Thursday, April 10, 2014

A Secret Life .

Synopsis :

Henry Darger . 
A poor man's Lewis Carroll .
But richer in his private lushness than the drones that exploited his harsh nectar. 

"Full many a flower is born to blush unseen,
And waste its sweetness on the desert air."


Discussion .
See also

The conclusions are obvious . 

Can one see a really dedicated artist as a separate sex ?
It seems like it .

Henry Darger
From Wikipedia, the free encyclopedia
Henry Darger
Henry Darger.jpg
Photograph of Henry Darger taken by David Berglund in 1971[1]
Birth nameHenry Joseph Darger, Jr.
BornApril 12, 1892
Chicago, Illinois, U.S.
DiedApril 13, 1973 (aged 81)
Chicago, Illinois, U.S.
FieldPainting, Collage, Writing, Pencil and pen drawing, Sketching
MovementOutsider Art
WorksIn the Realms of the Unreal
The History of My Life
Crazy House: Further Adventures in Chicago
"Henry Joseph Darger, Jr. (/ˈdɑrər/; c. April 12, 1892 – April 13, 1973) was a reclusive American writer and artist who worked as a custodian in Chicago, Illinois.[1] He has become famous for his posthumously discovered 15,145-page, single-spaced fantasy manuscript called The Story of the Vivian Girls, in What is Known as the Realms of the Unreal, of the Glandeco-Angelinian War Storm, Caused by the Child Slave Rebellion, along with several hundred drawings and watercolor paintings illustrating the story.[2] The visual subject matter of his work ranges from idyllic scenes in Edwardian interiors and tranquil flowered landscapes populated by children and fantastic creatures, to scenes of horrific terror and carnage depicting young children being tortured and massacred.[3]Much of his artwork is mixed media with collage elements. Darger's artwork has become one of the most celebrated examples of outsider art."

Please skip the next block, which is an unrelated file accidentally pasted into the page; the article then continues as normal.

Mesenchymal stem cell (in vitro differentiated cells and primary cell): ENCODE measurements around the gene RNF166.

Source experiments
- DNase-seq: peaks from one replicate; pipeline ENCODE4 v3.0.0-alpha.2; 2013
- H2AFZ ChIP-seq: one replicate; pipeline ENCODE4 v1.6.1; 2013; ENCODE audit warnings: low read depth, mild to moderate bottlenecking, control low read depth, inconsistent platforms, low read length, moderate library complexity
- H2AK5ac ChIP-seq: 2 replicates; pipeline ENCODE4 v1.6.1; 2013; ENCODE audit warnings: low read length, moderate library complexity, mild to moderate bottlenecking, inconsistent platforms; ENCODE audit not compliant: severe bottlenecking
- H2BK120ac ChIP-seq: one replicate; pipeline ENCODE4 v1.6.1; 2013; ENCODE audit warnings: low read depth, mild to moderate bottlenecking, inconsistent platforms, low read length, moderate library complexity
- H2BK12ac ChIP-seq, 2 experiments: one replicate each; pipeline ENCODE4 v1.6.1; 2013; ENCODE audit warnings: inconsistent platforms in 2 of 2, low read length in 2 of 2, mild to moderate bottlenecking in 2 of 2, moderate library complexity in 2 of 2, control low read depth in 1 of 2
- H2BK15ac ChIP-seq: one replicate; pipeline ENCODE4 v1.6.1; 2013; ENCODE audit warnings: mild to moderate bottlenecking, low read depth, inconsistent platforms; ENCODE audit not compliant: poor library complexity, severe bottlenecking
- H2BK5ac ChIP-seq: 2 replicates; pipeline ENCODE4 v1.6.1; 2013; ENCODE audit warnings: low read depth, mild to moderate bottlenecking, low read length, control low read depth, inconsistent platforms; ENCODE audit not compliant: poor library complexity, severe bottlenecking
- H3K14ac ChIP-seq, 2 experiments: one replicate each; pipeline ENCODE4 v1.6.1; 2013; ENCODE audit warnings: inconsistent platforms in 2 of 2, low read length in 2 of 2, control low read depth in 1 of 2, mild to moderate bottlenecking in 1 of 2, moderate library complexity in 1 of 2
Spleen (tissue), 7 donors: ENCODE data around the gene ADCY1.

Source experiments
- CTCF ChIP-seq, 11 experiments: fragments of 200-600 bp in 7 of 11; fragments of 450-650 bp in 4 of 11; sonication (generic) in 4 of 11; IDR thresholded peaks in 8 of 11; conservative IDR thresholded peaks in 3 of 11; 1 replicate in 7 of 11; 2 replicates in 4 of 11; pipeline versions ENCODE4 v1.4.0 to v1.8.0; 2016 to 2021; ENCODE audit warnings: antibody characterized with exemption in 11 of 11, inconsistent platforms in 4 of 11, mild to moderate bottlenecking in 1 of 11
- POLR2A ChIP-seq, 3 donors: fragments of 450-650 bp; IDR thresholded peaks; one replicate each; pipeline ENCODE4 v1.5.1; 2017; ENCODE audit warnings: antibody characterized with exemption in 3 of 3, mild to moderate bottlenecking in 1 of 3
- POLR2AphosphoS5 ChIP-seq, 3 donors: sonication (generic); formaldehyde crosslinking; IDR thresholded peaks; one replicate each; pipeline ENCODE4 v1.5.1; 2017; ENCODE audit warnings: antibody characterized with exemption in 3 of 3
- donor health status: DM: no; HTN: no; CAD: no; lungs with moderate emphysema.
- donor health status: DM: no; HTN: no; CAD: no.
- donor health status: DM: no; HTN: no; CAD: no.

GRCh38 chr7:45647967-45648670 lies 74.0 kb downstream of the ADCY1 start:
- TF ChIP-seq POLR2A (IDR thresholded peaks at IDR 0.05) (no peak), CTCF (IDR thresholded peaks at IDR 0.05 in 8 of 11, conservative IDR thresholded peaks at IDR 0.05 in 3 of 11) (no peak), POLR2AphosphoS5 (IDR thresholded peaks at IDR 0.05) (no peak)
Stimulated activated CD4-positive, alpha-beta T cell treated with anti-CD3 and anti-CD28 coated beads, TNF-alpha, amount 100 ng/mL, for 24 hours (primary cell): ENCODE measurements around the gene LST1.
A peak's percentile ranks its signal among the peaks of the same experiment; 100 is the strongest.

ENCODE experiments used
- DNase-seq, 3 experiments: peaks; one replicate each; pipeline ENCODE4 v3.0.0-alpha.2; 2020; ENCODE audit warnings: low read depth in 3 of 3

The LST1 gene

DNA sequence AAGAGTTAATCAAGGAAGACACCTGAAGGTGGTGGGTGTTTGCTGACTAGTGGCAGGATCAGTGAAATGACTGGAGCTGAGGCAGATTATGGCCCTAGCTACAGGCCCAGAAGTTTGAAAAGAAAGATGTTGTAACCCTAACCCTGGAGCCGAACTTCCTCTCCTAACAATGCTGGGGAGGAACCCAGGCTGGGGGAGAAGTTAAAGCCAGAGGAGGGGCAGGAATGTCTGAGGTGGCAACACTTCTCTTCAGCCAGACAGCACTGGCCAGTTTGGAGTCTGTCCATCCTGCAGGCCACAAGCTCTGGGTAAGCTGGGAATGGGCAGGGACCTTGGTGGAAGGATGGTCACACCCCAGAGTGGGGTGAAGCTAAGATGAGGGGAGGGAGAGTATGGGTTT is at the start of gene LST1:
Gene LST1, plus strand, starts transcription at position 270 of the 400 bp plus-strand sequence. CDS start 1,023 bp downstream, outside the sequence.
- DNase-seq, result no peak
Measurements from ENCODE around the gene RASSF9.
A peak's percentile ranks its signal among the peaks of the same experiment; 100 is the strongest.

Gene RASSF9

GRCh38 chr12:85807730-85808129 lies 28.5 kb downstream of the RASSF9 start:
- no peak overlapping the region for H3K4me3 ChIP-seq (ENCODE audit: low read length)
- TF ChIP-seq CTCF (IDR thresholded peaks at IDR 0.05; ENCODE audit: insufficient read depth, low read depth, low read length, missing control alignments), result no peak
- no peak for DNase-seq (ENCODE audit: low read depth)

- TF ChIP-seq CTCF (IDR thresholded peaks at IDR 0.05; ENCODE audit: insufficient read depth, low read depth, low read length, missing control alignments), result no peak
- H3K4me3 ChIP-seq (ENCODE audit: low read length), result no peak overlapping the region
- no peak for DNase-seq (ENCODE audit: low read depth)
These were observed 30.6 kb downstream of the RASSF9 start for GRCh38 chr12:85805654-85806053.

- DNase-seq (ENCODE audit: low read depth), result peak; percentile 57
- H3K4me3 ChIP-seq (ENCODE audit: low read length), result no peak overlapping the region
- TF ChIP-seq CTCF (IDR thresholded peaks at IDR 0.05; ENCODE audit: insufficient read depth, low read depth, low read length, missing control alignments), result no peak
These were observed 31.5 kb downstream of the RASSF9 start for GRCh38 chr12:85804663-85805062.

"Posthumous fame and influence[edit]

Darger's landlords, Nathan and Kiyoko Lerner, came across his work shortly before his death, a day after his birthday, on April 13, 1973. Nathan Lerner, an accomplished photographer whose long career the New York Times wrote "was inextricably bound up in the history of visual culture in Chicago",[24] recognized immediately the artistic merit of Darger's work. By this time Darger was in the Catholic mission St. Augustine's, operated by the Little Sisters of the Poor, where his father had died.
The Lerners took charge of the Darger estate, publicizing his work and contributing to projects such as the 2004 documentaryIn the Realms of the Unreal. In cooperation with Kiyoko Lerner, Intuit: The Center for Intuitive and Outsider Art dedicated the Henry Darger Room Collection[25] in 2008 as part of its permanent collection. Darger has become internationally recognized thanks to the efforts of people who knew to save his works. After Nathan Lerner's death in 1997, Kiyoko Lerner became the sole figure in charge of both her husband's and Darger's estates. The U.S. copyright representative for the Estate of Henry Darger and the Estate of Nathan Lerner is the Artists Rights Society.[26]
Darger is today one of the most famous figures in the history of outsider art. At the Outsider Art Fair, held every January in New York City, and at auction, his work is among the highest-priced of any self-taught artist. The American Folk Art Museum, New York City, opened a Henry Darger Study Center in 2001.[27] His work now commands upwards of $80,000.[28][29]"


In total disregard
A Salute to all Outsiders .


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